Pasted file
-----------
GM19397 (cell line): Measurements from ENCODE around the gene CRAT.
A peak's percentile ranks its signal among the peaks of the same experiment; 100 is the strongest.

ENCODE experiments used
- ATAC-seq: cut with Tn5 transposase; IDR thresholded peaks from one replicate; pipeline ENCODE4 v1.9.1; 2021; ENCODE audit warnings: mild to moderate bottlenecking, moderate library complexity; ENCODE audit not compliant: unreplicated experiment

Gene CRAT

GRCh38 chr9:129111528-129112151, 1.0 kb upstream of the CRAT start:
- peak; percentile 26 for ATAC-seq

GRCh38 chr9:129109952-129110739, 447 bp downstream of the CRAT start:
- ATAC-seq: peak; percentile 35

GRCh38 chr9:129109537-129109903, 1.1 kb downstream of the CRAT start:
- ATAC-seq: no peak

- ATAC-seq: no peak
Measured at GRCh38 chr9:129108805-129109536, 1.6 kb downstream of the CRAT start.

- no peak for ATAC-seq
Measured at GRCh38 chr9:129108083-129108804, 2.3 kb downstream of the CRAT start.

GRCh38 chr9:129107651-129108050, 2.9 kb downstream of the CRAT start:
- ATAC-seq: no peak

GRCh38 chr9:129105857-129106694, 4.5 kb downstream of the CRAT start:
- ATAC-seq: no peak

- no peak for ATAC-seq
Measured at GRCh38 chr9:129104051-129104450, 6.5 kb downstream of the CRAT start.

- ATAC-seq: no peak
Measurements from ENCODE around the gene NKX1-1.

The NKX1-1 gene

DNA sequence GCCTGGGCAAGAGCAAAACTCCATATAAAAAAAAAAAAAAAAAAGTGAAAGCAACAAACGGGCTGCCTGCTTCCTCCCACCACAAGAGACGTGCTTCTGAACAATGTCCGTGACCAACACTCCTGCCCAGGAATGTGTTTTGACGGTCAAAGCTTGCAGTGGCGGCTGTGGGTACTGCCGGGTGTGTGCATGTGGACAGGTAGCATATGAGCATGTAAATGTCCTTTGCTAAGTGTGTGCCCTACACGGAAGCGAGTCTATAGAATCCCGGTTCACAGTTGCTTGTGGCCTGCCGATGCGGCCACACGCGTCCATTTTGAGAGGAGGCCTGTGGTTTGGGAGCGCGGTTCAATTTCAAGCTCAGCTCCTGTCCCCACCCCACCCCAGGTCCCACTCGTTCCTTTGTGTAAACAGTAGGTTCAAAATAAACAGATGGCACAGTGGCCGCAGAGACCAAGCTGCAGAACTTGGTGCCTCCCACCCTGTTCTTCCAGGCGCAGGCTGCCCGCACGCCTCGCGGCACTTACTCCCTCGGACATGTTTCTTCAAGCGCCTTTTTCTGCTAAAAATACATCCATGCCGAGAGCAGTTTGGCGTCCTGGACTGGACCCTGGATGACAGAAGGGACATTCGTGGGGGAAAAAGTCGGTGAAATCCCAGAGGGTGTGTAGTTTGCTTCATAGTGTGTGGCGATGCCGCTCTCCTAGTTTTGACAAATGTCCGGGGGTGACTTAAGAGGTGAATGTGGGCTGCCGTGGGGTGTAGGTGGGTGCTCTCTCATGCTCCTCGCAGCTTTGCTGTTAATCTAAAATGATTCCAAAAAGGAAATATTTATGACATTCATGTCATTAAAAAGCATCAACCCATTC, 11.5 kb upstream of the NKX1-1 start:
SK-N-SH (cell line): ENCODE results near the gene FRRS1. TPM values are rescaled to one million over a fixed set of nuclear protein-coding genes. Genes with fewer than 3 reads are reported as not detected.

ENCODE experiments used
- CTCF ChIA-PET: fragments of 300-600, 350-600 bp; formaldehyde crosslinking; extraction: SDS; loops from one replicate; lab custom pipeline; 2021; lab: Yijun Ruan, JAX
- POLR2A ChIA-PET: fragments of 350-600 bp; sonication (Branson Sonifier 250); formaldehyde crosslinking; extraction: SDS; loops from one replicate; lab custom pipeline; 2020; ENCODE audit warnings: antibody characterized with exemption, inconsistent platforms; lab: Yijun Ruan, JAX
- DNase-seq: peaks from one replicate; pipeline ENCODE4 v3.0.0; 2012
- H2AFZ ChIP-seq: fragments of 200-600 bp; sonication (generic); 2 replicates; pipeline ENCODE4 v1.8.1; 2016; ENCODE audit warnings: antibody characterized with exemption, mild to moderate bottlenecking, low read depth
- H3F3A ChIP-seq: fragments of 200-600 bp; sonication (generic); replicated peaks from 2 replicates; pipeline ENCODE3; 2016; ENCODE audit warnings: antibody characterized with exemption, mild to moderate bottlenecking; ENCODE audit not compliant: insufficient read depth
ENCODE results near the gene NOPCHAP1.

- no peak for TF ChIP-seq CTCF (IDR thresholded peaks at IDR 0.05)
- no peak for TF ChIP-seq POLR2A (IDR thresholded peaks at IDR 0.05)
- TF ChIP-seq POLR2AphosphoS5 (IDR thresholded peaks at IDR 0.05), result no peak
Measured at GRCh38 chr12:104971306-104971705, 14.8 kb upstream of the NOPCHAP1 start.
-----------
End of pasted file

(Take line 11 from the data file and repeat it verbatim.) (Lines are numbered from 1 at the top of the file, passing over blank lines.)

- ATAC-seq: no peak